Friday, February 10, 2012

'White Horse'

Along with every other bookseller, I have witnessed the birth of a new genre.  Although it's a combination of horror/fantasy/sci-fi/romance, it is that very combination that makes it stand on its own.  And I have a name for it, although booksellers probably wouldn't want to attach the sign to the section.  But, indie bookstores being indie bookstores, they can do as they please (I thank them for that) and they are welcome to assign any title they want to this newish genre.

It is the I know it.

Over the years, I've been very impressed with some of the EotW titles that have found a place on my bookshelves.  One that comes to mind is 'The Stand' by Little Stevie King (sorry, Mr. King, but I give you that moniker with the greatest affection and respect).  It is a perfect story of good vs. evil, and told in the most horrific way.  As time went on, I sought out more EotW stories.  'The Passage', by Justin Cronin, is another great example, and it, too, has a place on my bookshelf.  Both books are very dense, and take a while to get through.  They are also full of characters that are fully established.  You almost wear your heart on your sleeve while reading the stories.  

And then 'White Horse', the debut novel by Alex Adams, landed on my desk.

The book may be slim, but the story is anything but.  It grabs you and won't let go until you reach the very last page.  Of course, it does contain the 'good vs. evil' theme.  There is a bad guy (a really bad guy with a few surprises of his own).  And then there is Zoe, our thirty year-old heroine, a strong, quiet woman who stoically confronts the pain and sadness surrounding her.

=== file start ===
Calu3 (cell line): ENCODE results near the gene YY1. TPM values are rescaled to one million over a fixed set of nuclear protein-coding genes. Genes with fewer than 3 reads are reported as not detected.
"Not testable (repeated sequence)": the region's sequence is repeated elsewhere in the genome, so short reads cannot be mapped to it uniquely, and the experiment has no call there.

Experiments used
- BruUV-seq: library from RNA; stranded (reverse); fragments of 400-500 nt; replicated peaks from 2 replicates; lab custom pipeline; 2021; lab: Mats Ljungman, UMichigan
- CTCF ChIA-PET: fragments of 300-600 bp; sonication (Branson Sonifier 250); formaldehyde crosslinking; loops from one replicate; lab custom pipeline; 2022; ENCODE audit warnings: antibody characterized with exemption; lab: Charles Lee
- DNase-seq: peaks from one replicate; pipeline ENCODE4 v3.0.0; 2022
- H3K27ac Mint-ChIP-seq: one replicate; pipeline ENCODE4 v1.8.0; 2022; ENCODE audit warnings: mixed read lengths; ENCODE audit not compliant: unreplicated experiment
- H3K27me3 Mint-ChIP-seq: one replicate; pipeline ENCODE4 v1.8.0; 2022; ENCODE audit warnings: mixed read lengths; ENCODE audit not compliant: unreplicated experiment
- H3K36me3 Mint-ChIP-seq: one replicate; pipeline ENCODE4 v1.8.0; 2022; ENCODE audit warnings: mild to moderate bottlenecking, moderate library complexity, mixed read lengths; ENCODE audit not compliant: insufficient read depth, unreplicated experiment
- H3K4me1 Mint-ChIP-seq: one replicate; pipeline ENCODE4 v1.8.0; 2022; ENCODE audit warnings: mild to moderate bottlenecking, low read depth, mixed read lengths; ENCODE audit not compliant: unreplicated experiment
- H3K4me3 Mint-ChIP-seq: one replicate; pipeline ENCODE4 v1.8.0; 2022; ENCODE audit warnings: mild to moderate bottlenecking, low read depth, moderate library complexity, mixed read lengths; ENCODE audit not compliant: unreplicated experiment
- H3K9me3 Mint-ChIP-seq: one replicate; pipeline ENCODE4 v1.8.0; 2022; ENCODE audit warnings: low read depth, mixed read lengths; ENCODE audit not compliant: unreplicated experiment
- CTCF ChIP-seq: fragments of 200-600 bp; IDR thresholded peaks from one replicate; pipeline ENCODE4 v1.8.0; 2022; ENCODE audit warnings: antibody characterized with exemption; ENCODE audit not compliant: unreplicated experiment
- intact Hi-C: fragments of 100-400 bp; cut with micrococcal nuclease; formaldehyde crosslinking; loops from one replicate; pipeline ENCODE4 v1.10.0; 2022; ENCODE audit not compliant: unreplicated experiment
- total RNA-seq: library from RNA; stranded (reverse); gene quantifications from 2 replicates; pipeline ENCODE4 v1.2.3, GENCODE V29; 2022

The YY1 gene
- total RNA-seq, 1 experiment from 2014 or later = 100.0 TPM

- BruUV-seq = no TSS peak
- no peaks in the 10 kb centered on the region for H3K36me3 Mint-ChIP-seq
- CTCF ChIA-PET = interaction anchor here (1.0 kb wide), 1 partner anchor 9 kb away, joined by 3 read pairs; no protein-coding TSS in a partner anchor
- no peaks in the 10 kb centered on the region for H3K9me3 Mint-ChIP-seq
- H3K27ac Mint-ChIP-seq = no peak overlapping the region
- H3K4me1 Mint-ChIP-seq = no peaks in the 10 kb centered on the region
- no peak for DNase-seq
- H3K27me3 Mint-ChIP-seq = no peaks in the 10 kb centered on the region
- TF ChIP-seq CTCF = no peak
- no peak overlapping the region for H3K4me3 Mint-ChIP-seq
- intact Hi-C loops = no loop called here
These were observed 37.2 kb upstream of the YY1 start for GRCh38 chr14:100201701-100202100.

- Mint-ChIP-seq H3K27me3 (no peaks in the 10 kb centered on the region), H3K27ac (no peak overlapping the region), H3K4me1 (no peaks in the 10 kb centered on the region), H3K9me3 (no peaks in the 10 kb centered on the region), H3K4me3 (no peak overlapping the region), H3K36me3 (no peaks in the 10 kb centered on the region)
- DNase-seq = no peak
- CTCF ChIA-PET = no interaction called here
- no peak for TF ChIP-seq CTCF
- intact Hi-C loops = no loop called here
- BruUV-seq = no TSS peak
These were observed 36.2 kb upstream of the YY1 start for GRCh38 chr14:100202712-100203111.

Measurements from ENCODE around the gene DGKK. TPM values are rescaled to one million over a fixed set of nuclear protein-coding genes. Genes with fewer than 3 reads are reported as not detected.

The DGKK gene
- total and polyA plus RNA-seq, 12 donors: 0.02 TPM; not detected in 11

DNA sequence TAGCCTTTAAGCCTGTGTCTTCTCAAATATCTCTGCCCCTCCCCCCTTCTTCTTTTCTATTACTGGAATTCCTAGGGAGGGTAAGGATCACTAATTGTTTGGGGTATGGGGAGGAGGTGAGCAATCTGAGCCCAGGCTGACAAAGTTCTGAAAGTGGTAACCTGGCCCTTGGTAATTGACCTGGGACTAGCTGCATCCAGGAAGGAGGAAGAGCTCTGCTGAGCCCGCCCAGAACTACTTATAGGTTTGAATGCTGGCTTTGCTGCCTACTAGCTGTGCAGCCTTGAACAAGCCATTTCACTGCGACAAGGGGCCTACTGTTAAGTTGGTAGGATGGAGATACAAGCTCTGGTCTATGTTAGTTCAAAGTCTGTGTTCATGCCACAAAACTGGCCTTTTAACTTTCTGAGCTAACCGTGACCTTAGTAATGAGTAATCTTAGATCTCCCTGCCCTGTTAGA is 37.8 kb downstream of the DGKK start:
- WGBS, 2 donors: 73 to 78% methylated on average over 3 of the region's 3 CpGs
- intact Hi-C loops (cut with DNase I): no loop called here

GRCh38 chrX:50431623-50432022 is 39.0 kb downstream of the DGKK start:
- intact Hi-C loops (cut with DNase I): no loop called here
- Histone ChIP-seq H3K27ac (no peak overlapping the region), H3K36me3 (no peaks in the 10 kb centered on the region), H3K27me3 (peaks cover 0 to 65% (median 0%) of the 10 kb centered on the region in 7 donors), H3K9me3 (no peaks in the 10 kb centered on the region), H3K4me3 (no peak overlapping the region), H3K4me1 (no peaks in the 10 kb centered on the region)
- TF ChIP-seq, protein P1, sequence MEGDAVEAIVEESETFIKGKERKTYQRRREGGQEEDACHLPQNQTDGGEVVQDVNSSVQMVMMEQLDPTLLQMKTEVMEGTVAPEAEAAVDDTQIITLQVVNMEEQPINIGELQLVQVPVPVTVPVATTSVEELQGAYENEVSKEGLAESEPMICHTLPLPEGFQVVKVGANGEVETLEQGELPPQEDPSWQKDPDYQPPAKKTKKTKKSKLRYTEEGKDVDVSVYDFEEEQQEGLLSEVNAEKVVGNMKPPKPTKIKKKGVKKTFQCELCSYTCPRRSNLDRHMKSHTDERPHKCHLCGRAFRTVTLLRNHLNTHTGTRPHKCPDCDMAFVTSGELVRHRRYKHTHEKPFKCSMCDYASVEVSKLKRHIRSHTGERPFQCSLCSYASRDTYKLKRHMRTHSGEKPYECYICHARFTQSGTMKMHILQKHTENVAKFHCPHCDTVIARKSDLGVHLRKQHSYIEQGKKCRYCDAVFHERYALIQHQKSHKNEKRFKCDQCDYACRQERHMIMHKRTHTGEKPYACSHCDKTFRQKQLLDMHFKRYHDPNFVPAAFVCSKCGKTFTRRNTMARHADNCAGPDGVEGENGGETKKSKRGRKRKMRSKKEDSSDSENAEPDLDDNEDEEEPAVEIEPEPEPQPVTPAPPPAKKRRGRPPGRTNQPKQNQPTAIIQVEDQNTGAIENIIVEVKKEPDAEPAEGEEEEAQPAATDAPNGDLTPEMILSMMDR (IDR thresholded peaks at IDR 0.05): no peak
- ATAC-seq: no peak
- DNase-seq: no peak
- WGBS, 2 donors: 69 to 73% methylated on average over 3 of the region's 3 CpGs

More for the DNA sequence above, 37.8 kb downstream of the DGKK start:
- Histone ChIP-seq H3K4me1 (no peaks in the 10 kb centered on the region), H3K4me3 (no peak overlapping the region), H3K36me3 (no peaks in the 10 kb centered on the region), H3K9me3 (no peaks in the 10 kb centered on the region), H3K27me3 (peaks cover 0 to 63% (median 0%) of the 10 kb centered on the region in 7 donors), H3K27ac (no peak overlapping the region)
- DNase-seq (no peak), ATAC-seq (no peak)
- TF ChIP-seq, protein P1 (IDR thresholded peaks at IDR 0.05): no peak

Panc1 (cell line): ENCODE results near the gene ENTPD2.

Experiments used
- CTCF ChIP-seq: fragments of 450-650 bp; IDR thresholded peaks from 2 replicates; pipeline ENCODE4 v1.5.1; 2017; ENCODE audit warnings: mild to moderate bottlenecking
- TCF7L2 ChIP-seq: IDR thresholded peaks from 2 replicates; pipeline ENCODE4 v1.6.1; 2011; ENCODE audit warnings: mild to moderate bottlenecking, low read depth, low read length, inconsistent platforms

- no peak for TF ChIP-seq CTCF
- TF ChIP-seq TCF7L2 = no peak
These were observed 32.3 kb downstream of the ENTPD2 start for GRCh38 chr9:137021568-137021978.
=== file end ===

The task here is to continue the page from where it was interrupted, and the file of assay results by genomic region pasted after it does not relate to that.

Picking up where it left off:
Because she wants to go to college, she earns money by cleaning animal cages in a laboratory for a pharmaceutical firm.  When a mysterious vase shows up in her apartment, she begins to see a psychiatrist who not only helps her try to understand the reason for the vase's appearance, but also tries to help her get through the grief she is experiencing from the death of her husband.  But soon her life begins to spin out of balance when everyone around her either grows sick and dies, or changes in the strangest ways.  

It is Zoe's personal journey that is the most interesting aspect of this story.  Her interactions with those who harbor either the most evil of intentions, or the most loving, are handled with great insight.  Ms. Adams writes short, clean sentences, and not a word is wasted; her style is the perfect way to expose the mounting tension of Zoe's journey.  And in this case, what doesn't kill Zoe makes her stronger.   

Although 'White Horse' won't be released until April 2012, I recommend that you put it on your reading list.  It's an unforgettable story.

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